Cookware, start to finish
Each pan starts its journey as a flat, circular steel disc. The disc is pressed between a larger outer ring and a smaller inner die. This process raises the side walls and gives the steel a basic and rough pan shape.
Following the press, the blank is placed in the forge and heated to a glowing red. Blacksmiths continue to shape the sidewalls with precise and rhythmic blows on the anvil.
When the side walls are of even height and pitch the pan returns to the press where the base is flattened under fifteen tons of pressure. Fine adjustments are made with a lever and hammer blows.
Once the pan base has cooled, it is passed along to clean-up and assembly. The sharp edges of each pan are taken down with grinders and smoothed to an even radius.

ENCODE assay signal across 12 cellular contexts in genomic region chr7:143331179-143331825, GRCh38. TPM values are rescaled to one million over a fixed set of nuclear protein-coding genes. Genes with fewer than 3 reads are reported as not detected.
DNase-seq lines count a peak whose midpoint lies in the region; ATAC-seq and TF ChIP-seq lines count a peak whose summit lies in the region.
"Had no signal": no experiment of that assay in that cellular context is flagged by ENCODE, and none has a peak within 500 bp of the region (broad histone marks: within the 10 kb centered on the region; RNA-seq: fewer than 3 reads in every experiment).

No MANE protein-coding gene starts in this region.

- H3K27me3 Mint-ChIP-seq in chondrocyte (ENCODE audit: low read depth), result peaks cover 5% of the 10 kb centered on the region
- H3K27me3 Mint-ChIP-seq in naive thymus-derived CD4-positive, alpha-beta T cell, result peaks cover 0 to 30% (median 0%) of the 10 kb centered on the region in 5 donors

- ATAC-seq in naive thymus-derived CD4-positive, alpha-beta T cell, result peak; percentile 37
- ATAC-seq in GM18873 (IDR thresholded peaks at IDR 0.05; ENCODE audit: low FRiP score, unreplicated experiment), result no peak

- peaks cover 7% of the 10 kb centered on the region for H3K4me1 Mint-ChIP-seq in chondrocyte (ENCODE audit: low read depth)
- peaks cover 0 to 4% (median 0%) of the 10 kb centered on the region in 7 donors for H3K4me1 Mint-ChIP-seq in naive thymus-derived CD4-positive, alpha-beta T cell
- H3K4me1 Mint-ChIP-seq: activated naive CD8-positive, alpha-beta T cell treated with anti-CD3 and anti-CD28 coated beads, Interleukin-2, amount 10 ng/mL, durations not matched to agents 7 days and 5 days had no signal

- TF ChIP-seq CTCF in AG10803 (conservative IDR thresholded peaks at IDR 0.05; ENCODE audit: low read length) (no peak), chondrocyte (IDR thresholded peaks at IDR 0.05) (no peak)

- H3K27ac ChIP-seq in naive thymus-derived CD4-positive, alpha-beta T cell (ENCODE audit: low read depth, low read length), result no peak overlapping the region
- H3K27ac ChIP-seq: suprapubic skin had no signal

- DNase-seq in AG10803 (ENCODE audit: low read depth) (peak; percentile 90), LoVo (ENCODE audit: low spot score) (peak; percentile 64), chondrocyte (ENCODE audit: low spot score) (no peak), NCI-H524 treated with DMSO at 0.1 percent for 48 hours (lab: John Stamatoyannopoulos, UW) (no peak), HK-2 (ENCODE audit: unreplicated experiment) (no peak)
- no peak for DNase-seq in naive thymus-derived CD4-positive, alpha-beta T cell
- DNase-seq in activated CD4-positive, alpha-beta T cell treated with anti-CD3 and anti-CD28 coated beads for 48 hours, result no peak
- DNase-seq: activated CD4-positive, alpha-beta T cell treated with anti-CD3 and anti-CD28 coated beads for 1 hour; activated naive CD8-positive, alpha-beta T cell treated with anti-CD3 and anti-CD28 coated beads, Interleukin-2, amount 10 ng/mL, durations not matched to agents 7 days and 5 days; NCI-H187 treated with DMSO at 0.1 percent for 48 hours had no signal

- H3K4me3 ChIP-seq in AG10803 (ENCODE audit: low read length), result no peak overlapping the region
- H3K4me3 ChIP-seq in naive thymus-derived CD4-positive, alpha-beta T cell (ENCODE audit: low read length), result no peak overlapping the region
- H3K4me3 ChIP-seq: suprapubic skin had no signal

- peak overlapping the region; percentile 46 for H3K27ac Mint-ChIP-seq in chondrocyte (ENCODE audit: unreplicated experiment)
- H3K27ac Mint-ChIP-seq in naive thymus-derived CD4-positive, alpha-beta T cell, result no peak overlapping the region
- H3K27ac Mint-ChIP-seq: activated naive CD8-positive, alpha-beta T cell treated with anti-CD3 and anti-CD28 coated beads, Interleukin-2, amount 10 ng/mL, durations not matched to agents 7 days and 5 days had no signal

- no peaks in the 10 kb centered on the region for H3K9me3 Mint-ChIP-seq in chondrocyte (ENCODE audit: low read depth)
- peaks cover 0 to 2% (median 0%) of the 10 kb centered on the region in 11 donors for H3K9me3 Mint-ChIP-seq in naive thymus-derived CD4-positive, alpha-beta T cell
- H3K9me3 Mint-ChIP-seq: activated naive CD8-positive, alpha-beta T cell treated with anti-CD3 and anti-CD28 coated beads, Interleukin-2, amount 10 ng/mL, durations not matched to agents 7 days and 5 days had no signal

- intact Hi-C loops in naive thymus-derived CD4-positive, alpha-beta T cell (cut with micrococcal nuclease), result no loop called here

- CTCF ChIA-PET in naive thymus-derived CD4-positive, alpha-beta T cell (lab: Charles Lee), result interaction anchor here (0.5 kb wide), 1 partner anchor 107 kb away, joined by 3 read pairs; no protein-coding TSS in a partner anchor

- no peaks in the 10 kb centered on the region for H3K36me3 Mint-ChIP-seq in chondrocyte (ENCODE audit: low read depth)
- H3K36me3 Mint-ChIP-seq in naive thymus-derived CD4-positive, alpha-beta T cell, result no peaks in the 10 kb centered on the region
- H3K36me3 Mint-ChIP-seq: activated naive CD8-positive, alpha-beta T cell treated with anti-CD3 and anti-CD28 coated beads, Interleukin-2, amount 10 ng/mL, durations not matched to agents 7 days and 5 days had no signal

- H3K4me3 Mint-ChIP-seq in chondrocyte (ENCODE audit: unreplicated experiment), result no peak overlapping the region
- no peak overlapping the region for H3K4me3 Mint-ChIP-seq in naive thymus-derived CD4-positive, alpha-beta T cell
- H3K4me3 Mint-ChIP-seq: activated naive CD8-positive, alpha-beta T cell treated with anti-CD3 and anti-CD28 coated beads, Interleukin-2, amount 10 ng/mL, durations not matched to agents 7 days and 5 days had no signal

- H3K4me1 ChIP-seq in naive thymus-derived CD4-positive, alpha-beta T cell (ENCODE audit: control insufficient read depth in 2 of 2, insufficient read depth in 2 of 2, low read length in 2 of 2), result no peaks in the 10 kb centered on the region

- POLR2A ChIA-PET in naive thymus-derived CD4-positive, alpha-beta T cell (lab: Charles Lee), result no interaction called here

Handles are shaped on the anvil and hammered to match the curvature of the pan's sidewall.
Holes are drilled and the handles are riveted in place.
Clean Up & Seasoning
After the pan is fully assembled, it is placed in the sand blasting cabinet. Aluminum-oxide combined with high-pressure air blasts the surface of the metal removing mill scale and surface imperfections.
A wire-brush then polishes the surface, restoring the surface to an even and smooth finish.
At this stage the steel is very reactive to moisture and oxygen. Left in this state the steel will begin to rust. To create a protective barrier the pans are placed in a kiln and baked at high temps for forty minutes.
Under this high temperature, the steel reacts and builds a layer of iron-oxide on its surface. This reaction produces the familiar blue-ish black tones of the final product. While the pans are still hot, coconut oil is applied and allowed to pull into the pores of the metal as it cools.